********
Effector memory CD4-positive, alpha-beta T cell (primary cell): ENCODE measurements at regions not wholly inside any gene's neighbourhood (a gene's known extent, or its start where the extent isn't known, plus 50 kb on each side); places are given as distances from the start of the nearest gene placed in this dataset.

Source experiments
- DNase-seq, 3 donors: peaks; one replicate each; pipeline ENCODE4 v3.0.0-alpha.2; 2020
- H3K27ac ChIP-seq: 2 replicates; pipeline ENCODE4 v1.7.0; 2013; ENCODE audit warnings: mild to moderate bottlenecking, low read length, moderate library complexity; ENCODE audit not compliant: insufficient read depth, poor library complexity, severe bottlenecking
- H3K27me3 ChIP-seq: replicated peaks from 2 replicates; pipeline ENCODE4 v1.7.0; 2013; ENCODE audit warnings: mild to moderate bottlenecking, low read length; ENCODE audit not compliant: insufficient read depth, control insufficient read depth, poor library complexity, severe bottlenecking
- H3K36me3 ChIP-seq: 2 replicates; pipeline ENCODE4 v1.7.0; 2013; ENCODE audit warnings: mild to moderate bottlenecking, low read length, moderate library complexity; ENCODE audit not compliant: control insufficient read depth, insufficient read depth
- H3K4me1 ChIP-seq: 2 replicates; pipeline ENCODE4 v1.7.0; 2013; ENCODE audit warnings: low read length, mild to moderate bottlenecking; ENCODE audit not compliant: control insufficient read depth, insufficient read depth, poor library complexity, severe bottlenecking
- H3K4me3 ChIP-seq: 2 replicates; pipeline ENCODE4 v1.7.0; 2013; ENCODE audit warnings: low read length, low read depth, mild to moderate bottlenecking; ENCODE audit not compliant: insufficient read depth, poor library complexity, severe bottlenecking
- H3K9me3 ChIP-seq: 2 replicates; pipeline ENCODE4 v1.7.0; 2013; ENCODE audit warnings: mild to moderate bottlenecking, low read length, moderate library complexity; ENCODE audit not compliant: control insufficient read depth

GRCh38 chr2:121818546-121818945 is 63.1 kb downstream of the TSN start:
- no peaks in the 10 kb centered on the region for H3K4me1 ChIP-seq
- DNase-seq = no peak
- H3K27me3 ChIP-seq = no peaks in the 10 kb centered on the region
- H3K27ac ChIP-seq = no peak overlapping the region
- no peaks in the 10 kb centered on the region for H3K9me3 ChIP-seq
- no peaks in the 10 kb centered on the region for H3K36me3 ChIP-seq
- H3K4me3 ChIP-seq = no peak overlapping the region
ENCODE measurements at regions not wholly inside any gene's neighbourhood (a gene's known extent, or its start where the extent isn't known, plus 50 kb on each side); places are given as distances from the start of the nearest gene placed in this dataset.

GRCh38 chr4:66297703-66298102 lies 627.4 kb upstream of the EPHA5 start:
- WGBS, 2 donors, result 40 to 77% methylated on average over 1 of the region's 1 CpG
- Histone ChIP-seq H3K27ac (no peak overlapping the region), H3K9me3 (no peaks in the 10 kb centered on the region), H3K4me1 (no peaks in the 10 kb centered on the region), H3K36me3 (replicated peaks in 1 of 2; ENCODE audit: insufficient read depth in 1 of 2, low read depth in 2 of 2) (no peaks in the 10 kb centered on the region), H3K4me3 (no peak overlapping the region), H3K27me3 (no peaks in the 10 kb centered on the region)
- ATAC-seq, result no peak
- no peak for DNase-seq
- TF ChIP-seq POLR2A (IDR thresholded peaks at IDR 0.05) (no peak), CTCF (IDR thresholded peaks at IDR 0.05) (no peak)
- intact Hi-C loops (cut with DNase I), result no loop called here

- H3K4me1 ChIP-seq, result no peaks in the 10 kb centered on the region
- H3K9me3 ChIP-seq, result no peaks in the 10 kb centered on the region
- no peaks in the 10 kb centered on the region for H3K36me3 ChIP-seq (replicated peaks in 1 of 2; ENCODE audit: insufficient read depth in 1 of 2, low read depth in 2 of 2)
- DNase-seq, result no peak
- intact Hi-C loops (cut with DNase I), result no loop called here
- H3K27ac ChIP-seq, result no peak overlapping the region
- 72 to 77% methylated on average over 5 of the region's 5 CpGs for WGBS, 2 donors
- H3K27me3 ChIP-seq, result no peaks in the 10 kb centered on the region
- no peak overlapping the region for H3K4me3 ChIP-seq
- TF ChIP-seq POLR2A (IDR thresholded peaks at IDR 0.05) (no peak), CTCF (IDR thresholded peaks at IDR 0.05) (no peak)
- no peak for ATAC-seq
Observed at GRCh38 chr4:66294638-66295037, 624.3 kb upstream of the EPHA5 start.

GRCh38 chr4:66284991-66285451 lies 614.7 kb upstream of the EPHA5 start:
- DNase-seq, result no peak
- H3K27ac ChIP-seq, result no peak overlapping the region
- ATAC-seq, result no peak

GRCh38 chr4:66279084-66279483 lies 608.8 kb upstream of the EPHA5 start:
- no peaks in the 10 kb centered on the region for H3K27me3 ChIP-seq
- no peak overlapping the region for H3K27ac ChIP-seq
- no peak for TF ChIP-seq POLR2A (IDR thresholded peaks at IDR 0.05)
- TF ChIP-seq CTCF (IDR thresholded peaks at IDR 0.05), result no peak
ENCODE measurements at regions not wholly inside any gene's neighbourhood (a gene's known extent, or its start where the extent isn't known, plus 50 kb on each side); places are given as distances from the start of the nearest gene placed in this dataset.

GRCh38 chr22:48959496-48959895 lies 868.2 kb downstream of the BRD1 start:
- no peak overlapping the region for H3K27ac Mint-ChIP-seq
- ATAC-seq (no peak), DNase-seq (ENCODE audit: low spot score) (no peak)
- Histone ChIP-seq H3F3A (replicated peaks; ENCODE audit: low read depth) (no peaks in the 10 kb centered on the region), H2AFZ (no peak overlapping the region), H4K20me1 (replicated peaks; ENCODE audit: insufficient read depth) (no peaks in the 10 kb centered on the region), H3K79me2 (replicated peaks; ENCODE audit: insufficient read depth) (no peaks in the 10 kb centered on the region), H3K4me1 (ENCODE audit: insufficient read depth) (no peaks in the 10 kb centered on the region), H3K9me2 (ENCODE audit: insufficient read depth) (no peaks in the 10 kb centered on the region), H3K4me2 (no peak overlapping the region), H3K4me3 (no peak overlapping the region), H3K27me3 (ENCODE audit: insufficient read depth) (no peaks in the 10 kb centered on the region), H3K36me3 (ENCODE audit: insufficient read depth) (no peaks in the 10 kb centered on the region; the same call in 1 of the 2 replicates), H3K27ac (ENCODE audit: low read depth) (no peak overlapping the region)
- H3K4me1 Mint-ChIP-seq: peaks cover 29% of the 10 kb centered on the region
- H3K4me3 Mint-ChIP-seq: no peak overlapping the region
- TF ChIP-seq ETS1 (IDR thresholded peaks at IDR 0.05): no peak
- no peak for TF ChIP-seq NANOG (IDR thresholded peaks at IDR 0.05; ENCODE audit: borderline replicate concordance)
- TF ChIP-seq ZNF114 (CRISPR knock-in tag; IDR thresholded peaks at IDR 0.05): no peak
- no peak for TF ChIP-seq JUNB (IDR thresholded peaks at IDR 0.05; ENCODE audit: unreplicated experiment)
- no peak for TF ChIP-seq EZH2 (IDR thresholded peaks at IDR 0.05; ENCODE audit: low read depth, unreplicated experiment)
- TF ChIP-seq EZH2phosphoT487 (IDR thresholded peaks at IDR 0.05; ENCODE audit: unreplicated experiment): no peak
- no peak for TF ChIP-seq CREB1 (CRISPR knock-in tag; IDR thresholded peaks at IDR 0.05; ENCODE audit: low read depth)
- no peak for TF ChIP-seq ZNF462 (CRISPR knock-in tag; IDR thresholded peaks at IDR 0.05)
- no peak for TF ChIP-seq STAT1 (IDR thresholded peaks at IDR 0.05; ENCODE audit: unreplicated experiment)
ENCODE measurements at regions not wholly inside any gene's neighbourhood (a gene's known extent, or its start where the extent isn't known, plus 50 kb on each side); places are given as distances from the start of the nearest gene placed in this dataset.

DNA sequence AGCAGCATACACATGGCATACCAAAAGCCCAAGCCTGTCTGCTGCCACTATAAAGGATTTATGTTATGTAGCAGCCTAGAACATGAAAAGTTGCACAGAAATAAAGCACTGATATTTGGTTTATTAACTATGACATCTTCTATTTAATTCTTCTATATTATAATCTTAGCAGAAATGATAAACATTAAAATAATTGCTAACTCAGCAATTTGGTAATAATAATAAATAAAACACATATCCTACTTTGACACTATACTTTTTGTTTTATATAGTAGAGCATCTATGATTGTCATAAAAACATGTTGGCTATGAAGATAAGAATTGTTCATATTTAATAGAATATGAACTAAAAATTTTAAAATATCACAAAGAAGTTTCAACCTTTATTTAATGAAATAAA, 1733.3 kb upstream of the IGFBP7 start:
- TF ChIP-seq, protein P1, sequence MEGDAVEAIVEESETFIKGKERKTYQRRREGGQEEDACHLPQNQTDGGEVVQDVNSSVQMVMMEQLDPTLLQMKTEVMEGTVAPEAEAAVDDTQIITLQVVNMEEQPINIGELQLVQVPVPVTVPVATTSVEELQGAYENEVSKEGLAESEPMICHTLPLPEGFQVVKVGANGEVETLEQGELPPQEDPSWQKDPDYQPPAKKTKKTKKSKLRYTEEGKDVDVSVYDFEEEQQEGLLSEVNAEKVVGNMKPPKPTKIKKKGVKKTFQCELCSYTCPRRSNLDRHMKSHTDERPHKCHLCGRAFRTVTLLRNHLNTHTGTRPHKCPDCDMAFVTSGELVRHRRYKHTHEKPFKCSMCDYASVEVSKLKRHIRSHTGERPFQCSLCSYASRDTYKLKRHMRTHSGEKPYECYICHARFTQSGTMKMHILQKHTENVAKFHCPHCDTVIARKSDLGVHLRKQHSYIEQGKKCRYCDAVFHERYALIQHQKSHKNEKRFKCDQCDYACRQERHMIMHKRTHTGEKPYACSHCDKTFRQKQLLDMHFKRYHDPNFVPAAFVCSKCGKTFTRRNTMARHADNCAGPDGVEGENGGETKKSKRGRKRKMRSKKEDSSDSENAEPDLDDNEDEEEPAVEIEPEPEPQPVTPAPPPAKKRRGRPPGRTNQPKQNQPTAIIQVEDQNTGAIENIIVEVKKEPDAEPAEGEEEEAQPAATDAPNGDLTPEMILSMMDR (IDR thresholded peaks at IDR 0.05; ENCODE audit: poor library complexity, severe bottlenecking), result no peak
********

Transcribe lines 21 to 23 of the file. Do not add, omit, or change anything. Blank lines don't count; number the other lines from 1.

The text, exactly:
- Histone ChIP-seq H3K27ac (no peak overlapping the region), H3K9me3 (no peaks in the 10 kb centered on the region), H3K4me1 (no peaks in the 10 kb centered on the region), H3K36me3 (replicated peaks in 1 of 2; ENCODE audit: insufficient read depth in 1 of 2, low read depth in 2 of 2) (no peaks in the 10 kb centered on the region), H3K4me3 (no peak overlapping the region), H3K27me3 (no peaks in the 10 kb centered on the region)
- ATAC-seq, result no peak
- no peak for DNase-seq